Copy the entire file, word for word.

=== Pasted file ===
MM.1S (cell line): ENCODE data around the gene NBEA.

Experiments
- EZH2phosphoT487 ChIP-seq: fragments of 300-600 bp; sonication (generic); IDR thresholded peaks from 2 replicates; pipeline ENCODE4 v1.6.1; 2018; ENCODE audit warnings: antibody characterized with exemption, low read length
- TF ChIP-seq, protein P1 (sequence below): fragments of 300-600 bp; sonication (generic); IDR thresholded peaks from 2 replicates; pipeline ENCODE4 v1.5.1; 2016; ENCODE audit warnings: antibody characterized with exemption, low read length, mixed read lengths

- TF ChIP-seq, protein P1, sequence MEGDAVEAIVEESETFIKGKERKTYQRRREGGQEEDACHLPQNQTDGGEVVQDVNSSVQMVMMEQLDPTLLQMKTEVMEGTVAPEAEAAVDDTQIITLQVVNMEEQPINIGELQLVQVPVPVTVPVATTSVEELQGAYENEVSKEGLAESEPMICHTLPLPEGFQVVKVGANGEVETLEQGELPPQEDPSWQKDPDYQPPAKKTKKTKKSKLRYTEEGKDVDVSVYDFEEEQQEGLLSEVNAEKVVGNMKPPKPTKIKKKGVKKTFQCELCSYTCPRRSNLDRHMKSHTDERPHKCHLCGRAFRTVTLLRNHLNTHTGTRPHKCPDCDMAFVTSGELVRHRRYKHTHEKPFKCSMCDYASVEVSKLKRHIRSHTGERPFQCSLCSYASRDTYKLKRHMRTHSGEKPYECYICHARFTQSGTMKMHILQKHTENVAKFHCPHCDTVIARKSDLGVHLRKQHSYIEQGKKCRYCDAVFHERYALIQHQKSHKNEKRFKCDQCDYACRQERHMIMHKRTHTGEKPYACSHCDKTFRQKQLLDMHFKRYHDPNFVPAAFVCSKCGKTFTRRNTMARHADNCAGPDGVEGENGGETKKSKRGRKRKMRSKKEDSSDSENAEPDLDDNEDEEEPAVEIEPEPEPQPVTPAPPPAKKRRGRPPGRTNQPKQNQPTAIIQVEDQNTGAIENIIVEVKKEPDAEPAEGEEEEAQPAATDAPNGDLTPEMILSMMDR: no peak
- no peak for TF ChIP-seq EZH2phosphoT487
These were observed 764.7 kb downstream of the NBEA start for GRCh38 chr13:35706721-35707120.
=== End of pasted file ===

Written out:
MM.1S (cell line): ENCODE data around the gene NBEA.

Experiments
- EZH2phosphoT487 ChIP-seq: fragments of 300-600 bp; sonication (generic); IDR thresholded peaks from 2 replicates; pipeline ENCODE4 v1.6.1; 2018; ENCODE audit warnings: antibody characterized with exemption, low read length
- TF ChIP-seq, protein P1 (sequence below): fragments of 300-600 bp; sonication (generic); IDR thresholded peaks from 2 replicates; pipeline ENCODE4 v1.5.1; 2016; ENCODE audit warnings: antibody characterized with exemption, low read length, mixed read lengths

- TF ChIP-seq, protein P1, sequence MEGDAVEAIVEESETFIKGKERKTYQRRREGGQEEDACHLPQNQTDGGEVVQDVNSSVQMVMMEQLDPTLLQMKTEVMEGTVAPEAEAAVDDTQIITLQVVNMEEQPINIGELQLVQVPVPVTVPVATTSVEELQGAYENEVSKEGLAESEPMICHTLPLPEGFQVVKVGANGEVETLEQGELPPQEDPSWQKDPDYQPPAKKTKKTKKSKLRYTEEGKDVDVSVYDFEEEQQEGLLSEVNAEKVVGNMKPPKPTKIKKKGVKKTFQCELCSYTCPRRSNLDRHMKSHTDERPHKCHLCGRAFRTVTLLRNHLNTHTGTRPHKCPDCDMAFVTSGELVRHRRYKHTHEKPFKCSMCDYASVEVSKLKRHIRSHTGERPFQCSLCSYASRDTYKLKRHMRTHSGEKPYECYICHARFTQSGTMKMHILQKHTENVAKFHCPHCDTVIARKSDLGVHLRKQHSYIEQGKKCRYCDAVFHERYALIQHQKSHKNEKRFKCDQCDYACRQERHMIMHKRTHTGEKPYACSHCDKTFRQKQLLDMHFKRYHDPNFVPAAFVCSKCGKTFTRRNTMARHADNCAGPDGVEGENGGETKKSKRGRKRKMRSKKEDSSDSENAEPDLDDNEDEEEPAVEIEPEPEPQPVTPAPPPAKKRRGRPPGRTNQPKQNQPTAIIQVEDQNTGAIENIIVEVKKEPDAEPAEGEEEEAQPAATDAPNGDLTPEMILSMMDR: no peak
- no peak for TF ChIP-seq EZH2phosphoT487
These were observed 764.7 kb downstream of the NBEA start for GRCh38 chr13:35706721-35707120.